How to develop a female voice - part 2

There are three steps to developing a female voice:

1) Learn the techniques 2) Practice 3) More practice!

These lessons are a combination of my own techniques, a session with a professional voice coach and singing lessons. I have eight years of radio broadcast experience, sang in a rock band and in an all-women choir (the latter two stealth). If you have singing, radio broadcasting, or character voice experience, these techniques should be easy for you.

I highly recommend finding a voice coach. It there are no voice coaches in your area, find someone who teaches singing and tell him or her you just want to work on the upper register.

Recording and playing back your voice are important! There are many nuances that make up the female voice and you can only hear them if you playback your voice (When a person hears his, or her, voice played back for the first time they're usually surprised at how different it sounds, because it's resonating in your head and sounds different from what others hear).

Also recommended is recording your phone calls, either with your computer or smart phone. They will be invaluable to your learning process! The phone is an important test since the person you're speaking to has no visual clues about your gender (Check your local laws. In some states it's illegal to record a phone conversation without the other person's knowledge).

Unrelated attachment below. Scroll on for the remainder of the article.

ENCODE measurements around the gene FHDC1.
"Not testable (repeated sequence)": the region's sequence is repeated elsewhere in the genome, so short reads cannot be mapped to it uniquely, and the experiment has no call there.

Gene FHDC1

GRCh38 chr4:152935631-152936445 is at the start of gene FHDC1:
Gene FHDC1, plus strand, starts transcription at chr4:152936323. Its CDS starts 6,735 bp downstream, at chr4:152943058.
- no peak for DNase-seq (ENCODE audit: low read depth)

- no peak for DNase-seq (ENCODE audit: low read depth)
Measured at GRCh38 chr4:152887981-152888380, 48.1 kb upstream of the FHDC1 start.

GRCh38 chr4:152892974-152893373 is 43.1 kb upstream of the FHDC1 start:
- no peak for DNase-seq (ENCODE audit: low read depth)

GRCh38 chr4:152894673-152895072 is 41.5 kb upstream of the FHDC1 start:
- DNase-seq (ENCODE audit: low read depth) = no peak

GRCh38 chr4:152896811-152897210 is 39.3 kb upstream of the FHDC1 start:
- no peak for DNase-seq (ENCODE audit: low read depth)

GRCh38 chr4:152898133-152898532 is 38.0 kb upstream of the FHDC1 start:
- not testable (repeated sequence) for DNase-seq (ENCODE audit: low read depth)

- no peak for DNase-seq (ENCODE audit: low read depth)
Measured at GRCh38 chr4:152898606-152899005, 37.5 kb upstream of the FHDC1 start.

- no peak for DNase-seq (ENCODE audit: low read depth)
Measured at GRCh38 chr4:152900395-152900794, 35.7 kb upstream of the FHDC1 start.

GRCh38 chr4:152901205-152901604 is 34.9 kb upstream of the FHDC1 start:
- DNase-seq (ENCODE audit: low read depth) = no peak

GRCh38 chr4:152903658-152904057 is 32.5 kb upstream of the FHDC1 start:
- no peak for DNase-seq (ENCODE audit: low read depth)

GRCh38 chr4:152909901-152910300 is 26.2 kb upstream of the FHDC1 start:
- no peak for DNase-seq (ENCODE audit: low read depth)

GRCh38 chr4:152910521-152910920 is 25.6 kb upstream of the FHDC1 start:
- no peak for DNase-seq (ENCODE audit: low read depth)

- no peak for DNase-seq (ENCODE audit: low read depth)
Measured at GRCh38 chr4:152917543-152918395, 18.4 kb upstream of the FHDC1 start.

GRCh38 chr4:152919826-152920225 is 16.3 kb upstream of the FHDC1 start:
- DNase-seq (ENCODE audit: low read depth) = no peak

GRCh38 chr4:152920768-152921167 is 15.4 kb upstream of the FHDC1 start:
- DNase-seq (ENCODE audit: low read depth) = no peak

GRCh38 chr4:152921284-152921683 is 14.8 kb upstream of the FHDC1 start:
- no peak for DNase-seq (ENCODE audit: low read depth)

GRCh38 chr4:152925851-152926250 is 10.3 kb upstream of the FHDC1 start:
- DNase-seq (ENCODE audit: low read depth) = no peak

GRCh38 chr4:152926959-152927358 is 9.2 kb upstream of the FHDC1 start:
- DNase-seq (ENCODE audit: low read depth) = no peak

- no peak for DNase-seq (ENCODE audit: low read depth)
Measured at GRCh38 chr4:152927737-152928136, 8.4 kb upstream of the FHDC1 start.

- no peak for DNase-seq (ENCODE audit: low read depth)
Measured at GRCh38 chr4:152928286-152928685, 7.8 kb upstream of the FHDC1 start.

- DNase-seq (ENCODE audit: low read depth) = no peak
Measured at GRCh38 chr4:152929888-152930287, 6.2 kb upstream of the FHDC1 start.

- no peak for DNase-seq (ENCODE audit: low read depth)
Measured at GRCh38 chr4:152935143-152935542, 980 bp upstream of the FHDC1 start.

Warm ups

Actors are taught warm-ups to get them ready to read scripts and they are applicable to learning a female voice, such as saying the vowels (a-e-i-o-u) and over-emphasizing them by making exaggerated mouth movements. This will help relax your mouth and jaw muscles and achieve the clear enunciation and modulation of the female voice.

The main difference between a male and female voice is pitch. Don't believe anyone who says pitch isn't important! Males have deeper voices due to longer and thicker vocal cords. It's like the difference between a flute and an oboe. You want to move the resonance out of your chest and lower throat and up into your nasal passages and head.